What is Credit?

Credit is the ability to borrow money.

When someone says that their credit is “good” or “bad”, it is based on their financial reputation or history. When you borrow money based on your credit, it is some type of loan that you promise to pay back – usually with interest.

Interest is the fee you are charged for borrowing money. The interest rate will vary depending on your credit level. If you want to know what your credit is, you pull a credit report. (Instructions below)

Your Credit Score is a numerical representation of the information in your Credit Report.

A credit score is made up of:

  1. Payment history (extremely influential): This factor still comes in at #1 as a predictor of risk. Late payments remain on your report for up to seven years for a reason. Creditors use your score to help determine how likely you are to pay your debt, so a history of untimely payments usually raises a red flag.
  2. Age and type of credit (highly influential): This factor refers to your account mix and length of credit history. The key idea is to maintain a variety of account types, like credit cards and loans, over time.
  3. Credit utilization (highly influential): Your utilization percentage is calculated by dividing your balances by your available credit. It’s generally recommended to keep your balances under 30 percent of your total credit limit.
  4. Total balances (moderately influential): This looks at the balances of both current and delinquent debt. Similar to utilization, reducing the amount of debt you owe can help improve your score.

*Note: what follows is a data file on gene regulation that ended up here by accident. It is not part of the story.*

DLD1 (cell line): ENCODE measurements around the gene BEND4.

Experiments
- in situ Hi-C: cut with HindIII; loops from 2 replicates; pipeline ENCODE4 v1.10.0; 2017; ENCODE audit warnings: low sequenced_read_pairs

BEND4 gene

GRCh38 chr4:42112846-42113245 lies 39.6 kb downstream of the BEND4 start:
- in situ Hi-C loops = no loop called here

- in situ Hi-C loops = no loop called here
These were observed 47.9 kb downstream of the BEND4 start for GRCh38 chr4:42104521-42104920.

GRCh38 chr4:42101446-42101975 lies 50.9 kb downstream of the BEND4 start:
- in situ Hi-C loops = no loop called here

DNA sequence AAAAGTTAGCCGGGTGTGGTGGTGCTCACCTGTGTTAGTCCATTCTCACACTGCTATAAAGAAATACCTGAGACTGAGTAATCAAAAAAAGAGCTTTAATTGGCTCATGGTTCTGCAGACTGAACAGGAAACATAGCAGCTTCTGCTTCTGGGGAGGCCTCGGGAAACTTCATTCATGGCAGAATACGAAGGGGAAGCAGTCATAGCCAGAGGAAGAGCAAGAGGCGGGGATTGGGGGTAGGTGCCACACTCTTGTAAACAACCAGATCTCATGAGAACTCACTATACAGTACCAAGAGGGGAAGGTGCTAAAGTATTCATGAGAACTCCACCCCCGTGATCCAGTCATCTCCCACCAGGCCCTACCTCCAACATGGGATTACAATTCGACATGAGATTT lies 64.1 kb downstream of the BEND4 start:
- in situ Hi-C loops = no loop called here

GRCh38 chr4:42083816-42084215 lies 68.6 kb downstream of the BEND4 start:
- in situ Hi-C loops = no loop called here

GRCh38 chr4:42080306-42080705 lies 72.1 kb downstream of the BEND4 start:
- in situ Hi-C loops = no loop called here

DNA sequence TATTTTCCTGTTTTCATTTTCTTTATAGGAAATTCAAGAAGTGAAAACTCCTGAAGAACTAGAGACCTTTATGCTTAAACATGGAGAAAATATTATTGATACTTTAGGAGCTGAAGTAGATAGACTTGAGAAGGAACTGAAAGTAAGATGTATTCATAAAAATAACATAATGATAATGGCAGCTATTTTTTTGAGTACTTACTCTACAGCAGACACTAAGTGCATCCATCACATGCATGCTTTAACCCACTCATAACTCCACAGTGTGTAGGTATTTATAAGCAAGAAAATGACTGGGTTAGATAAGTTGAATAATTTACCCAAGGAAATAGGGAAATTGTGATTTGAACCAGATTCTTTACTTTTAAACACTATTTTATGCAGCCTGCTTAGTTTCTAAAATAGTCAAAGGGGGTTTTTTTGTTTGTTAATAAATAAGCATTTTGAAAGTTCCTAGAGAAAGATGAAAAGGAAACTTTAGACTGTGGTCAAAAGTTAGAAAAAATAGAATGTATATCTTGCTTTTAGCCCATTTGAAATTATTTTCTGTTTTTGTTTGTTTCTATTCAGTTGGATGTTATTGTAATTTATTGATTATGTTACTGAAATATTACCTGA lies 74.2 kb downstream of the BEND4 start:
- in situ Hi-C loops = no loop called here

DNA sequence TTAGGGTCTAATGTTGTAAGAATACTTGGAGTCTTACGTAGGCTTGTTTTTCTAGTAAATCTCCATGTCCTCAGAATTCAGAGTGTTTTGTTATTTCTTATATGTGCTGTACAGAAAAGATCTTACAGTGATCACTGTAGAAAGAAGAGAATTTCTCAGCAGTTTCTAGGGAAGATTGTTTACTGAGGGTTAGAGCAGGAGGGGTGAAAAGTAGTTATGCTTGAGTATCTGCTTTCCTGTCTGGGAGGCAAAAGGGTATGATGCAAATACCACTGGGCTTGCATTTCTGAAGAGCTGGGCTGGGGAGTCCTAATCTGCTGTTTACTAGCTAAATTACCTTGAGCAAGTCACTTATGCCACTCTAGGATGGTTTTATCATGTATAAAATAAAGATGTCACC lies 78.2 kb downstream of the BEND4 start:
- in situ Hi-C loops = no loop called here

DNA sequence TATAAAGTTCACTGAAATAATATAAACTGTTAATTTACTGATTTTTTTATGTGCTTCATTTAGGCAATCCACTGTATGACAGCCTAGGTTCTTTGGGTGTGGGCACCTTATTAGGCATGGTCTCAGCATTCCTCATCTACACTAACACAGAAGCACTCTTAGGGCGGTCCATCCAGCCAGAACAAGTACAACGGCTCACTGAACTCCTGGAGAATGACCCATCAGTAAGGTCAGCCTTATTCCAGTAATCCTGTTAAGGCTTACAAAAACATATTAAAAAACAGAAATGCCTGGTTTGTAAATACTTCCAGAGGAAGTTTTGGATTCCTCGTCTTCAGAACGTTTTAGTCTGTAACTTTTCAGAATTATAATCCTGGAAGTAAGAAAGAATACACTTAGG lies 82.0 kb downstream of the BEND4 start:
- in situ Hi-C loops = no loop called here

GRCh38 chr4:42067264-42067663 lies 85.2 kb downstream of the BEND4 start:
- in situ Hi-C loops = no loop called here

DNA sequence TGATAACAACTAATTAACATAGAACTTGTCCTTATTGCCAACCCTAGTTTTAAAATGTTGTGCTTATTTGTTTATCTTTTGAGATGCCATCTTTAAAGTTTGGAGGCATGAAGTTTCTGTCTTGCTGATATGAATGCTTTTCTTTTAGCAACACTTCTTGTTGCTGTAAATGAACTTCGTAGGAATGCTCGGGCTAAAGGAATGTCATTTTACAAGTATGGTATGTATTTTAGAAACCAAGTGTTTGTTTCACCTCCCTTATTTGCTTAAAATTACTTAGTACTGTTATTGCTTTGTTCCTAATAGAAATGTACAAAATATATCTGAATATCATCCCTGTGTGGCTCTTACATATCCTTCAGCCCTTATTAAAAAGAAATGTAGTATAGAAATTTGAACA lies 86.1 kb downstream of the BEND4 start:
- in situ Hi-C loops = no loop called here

5. Recent behavior (less influential): This factor looks at how many credit accounts you’ve recently opened and the number of hard inquiries placed on your file.
  6. Available credit (least influential): This is the amount of credit you have available at your disposal.

What is the difference between a hard hit (inquiry) and a soft hit and how do they affect your credit score?

A hard hit is when a financial institution or credit card company checks your credit when deciding to lend you money (credit cards are a type of loan). Anytime this happens, it can lower your credit score by a few points and may remain on your credit report for up to 2 years.

A soft hit is when your credit is checked for any other reason such as a background check or a “pre-approved” credit offer. Additionally, when you check your own credit report, that is counted as a soft hit. These do not affect your credit score but may or may not show up on your credit report.

What is a “thin” file?

If you go to check your credit score and there is not enough information on your credit history, this is called having a thin file. This could be due to not having had credit cards or loans in the past, if you have just opened a credit or loan account or are re-opening credit after closing all of your previous credit accounts, or if the credit reporting agency lists you as deceased. If you have never had credit or are just establishing credit, a score will be available once you have a history of receiving credit and making payments.

Where to get a free credit score:

There are a number of sites that offer “free” credit scores but there are things you should be aware of before using them.

Most sites will collect personal information on you in return for providing a free score. This information could include your name, address, social security number and other personal information such as current loans or savings account information. Additionally many of these sites will offer you additional “paid” services such as Credit Monitoring or ID Theft Protection – this is how they earn money. Be sure to know what you are agreeing to before you give out your credit/debit card information.

Free Sites:
Credit Karma – – provides Equifax and TransUnion Credit Scores
Credit Sesame – – provides TransUnion Credit Score – – provides Experian Credit Score
Quizzle – – provides TransUnion Credit Score

All sites will:
• Explain what your credit score means as well as providing information on improving your score